The museum lost $100,000 in state funding and another $100,000 in matching grants during the last year. After struggling for months to cope with this devastating loss, the museum -- located at 200 W. Marshall Street in Jackson Ward - was forced to close at the end of August. A minimum of $125,000 must be raised to cover operating expenses if the museum is to survive. If the money materializes it will reopen Oct. 1. If not, it will close for good.
That the museum may shut down forever immediately after the first anniversary of 9/11 seems a particularly tragic irony. No event in recent history elicited such collective gratitude for the work that police and firefighters do. Americans were riveted to television screens by images of those public servants' hard labor, sacrifice and bravery.
The museum's staff reduced by budget cuts to just two during the last year knows something about those virtues. In addition to putting in long, demanding hours, Longest and Assistant Director Vicky Mollenauer went without salary for 13 months while the museum struggled to regain its financial footing. Ever conscious of cost-cutting, staff and volunteers wore coats and lowered heat during the winter, used air conditioners sparingly during the summer, turned off lights when the museum was empty, and discharged the housekeeping service. Interns took over the cleaning, and Longest herself handled the building's maintenance chores, learning skills such as electrical wiring and roof repair.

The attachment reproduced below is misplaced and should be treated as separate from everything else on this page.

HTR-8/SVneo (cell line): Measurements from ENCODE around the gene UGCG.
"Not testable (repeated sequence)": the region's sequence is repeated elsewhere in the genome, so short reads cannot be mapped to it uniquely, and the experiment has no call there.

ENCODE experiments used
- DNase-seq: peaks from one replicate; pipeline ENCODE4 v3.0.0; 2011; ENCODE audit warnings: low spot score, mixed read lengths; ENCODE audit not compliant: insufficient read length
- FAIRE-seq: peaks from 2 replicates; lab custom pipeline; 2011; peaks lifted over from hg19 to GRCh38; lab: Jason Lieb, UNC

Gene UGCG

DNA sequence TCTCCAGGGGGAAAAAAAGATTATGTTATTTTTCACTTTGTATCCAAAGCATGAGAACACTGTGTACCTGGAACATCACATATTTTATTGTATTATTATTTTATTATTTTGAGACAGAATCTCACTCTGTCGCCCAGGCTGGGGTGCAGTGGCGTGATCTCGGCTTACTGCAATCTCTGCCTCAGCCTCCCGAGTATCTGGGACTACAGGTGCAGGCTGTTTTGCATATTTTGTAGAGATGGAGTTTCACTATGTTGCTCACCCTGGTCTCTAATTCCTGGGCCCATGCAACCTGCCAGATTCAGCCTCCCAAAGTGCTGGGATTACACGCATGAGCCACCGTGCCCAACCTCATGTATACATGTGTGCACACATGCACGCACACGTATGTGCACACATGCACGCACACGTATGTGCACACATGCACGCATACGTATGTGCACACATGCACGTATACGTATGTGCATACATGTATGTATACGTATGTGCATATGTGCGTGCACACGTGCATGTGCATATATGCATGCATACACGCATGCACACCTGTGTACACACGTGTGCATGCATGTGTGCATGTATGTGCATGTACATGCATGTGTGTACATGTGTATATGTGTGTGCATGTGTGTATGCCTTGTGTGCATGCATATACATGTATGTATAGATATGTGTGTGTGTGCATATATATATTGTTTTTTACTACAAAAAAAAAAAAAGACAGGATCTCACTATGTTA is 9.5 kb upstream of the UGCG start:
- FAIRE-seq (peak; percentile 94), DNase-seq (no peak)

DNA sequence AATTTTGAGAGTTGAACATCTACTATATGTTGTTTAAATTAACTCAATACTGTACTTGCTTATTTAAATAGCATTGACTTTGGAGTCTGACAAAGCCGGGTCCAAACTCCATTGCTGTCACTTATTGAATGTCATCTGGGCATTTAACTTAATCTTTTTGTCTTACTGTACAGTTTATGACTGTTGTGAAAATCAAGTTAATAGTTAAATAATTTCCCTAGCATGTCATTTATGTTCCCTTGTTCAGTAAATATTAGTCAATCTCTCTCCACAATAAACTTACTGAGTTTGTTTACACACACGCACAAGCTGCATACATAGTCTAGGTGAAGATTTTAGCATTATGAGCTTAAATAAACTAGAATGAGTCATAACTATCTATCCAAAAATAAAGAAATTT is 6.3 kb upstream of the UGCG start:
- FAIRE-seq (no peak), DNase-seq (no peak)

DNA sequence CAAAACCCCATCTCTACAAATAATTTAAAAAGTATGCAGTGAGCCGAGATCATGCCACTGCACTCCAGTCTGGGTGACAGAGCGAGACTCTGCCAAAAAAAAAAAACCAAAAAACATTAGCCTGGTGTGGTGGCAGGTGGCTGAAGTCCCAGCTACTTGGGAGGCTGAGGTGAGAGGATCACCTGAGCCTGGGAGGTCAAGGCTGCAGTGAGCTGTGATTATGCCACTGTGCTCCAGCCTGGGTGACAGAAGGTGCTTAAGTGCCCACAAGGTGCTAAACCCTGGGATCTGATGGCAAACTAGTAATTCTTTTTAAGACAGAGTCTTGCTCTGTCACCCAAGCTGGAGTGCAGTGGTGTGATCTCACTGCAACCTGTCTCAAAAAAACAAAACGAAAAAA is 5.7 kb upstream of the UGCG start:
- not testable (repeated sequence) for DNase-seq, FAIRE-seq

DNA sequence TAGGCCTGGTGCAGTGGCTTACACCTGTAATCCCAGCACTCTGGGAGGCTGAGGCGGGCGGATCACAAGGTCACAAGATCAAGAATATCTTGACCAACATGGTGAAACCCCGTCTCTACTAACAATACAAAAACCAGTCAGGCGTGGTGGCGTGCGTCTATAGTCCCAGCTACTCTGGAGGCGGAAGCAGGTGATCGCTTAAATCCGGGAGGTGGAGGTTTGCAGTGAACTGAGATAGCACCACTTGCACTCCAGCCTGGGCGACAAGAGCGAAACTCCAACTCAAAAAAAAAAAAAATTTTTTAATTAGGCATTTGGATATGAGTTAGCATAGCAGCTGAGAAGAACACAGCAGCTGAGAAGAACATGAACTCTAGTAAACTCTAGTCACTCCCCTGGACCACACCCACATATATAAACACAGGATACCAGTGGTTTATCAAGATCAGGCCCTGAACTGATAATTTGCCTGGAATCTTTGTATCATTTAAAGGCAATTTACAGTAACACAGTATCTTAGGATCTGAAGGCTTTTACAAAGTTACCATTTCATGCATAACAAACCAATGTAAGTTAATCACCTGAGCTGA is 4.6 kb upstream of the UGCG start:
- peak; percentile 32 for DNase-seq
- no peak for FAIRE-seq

What Richmond stands to lose if the Fire and Police Museum doesn't survive is one of the most interesting historical sites in a city already swarming with historical sites. Housed in Steamer Company No. 5, Virginia's oldest standing firehouse, the museum offers visitors a fascinating look at the history of these public servants' professions. The building, constructed in sections between 1849 and 1885, houses a diverse collection of artifacts spanning three centuries. There are preserved jail cells, hand- and horse-drawn fire wagons, antique police cars, helmets, uniforms, badges even a large collection of antique police and firefighter toys.
Less flashy but no less interesting are the museum's many archival materials, which include hundreds of old photographs and nearly 200 police and fire logbooks dating back to the mid-19th century all accessible and there for the visitor's perusal. If the museum doesn't reopen, the fate of this treasure trove of documents and memorabilia is, sadly, unclear.
"The closing of any historical institution is disappointing," says Longest, "but to lose all this history is devastating."
The museum also provides programs on fire- and life-safety for thousands of children, and Longest is especially anguished at the possibility that these kids many of them underprivileged and "at risk" "won't get to know the extraordinary contributions made by Virginia's Fire and Police Departments."
What concerns her most now is her belief that there are enough people out there who want the museum to survive to save it, but they don't realize the severity of the threat this isn't a telethonlike plea for money that will tide things over until the following year's telethon and another plea for money.
"People are not aware that it's closing," she says, frustrated. "What we are trying to do is get the word out and get the support of the community before it's too late."
Barring that, she needs a miracle. S
If you would like to make a donation or find out how you can help, write: The Virginia Fire and Police Museum, 200 W. Marshall St., Richmond, VA 23220, or call: 644-1849.
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